I’ve been going through some real soul-searching about my writing process. It’s obviously served me well in a lot of ways, but I’m increasingly realizing that it was developed under more or less emergency circumstances (committing to a book mid-PhD) and is currently being held together with duct tape. The Girlfriend suggested that if I wanted to shake things up, I should finally submit to peer pressure and download the universally-recommended Scrivener.
A lot of my resistence to using Scrivener came from a sense that it was doing things I was already doing. For instance, I already use separate files for chapters, organize things into folders, place documents side-by-side, etc. What convinced me was a small thing from the demonstration video — you can display any number of subdocuments together as a single long block of text. Instantly I saw that this would be a much easier way to manage my reading notes. Previously I had compiled reading notes by topic or chapter, because a file for each book seemed too cumbersome — Scrivener’s approach would allow me to group them however I wanted for whatever I happened to be writing.
And then came the flood of realizations. Everything I was doing with Word required ignoring or fighting against Word’s way of doing things. I could ignore formatting until the end if I wanted, but Word was always going to display the text with the minimal formatting of standard margins (even in “normal” mode) — meaning it was a hassle to place documents side by side on most displays. There’s no “just the text” mode that uses the window itself as de facto margins. Similarly, the outline features are clunky and unreliable (a few random blocks of body text are almost always inexplicably treated as a higher outline rank when you first display a document in outline mode). I could go on — I’m probably the world’s foremost expert in the weird quirks of Word 2003 and how to work around them.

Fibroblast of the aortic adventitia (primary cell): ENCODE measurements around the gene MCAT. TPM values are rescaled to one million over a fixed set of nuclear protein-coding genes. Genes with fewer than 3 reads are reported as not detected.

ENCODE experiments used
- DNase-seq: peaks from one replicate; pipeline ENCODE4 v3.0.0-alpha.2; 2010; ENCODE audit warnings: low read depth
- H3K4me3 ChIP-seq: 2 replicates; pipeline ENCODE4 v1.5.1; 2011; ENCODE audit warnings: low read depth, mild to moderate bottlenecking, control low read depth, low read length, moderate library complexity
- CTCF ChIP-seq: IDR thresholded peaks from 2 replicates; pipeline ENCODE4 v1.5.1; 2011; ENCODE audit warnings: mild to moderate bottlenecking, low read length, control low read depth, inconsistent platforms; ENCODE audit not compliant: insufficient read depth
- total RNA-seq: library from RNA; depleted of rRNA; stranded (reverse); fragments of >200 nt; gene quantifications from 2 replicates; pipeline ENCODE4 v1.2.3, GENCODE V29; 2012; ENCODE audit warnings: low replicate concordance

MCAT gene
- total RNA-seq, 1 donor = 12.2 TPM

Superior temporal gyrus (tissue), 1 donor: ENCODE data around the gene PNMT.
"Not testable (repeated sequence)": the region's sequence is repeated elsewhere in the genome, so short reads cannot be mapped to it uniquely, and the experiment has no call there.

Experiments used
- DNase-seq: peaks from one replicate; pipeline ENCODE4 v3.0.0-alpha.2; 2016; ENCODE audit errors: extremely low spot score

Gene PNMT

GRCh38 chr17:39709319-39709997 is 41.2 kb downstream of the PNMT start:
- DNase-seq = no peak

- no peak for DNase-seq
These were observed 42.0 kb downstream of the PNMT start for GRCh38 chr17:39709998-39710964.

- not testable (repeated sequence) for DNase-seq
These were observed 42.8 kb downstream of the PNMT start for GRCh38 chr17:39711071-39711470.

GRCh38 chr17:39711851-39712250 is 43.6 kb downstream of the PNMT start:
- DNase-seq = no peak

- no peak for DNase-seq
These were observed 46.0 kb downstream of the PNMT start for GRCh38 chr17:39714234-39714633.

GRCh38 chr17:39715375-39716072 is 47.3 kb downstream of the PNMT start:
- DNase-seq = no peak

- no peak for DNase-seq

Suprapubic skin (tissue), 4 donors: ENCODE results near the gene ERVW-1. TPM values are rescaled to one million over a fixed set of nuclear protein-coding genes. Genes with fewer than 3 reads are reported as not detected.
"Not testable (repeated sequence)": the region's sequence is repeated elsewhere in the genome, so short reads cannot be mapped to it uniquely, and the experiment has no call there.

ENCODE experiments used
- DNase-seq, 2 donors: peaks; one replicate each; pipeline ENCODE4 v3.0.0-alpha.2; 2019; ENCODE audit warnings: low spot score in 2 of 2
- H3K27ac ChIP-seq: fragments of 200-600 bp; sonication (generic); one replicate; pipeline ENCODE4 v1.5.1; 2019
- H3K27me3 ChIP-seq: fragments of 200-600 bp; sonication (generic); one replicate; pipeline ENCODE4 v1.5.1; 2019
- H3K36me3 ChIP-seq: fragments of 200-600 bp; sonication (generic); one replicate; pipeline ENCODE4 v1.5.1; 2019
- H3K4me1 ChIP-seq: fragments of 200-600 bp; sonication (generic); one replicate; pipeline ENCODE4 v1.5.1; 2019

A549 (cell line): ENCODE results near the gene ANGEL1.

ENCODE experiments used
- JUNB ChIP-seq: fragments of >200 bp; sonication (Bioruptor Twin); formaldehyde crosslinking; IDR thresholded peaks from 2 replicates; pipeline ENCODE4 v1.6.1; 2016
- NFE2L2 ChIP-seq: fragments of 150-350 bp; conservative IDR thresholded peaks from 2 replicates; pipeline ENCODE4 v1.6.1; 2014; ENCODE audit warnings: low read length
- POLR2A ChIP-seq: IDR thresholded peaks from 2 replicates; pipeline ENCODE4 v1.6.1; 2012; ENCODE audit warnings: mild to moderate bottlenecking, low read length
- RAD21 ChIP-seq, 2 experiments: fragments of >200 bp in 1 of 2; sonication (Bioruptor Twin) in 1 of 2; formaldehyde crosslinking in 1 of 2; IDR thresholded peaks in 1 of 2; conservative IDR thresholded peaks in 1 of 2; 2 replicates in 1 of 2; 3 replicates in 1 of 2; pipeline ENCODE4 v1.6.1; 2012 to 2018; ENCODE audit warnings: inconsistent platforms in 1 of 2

This morning, I wrote up some pretty substantial notes over my devil project, in a box that showed nothing but plain old typewriter text. There were no rulers or margins, no metaphor of a page at all, just the text. The most beautiful moment for me was when I opened up a few blank lines, and then decided to just continue the current paragraph: since I didn’t put anything on the other side of the blank space, the blank lines weren’t “there” anymore. I’ve seen hundreds of Word documents absolutely littered with blank lines at the end of the file, from students, from seasoned academics, from everyone. In the past, I’ve been mildly annoyed that they don’t notice all that wasted space causing them to go over onto an additional blank page, etc., etc. — what never occurred to me was that unused blank space should simply… go away, without me having to think about it.
So there you have it. In one morning, years’ worth of stubborn resistance to change have melted away. And now that I’m not clinging for dear life to my old writing process, who knows? Maybe I’ll eventually get a Mac in a few years.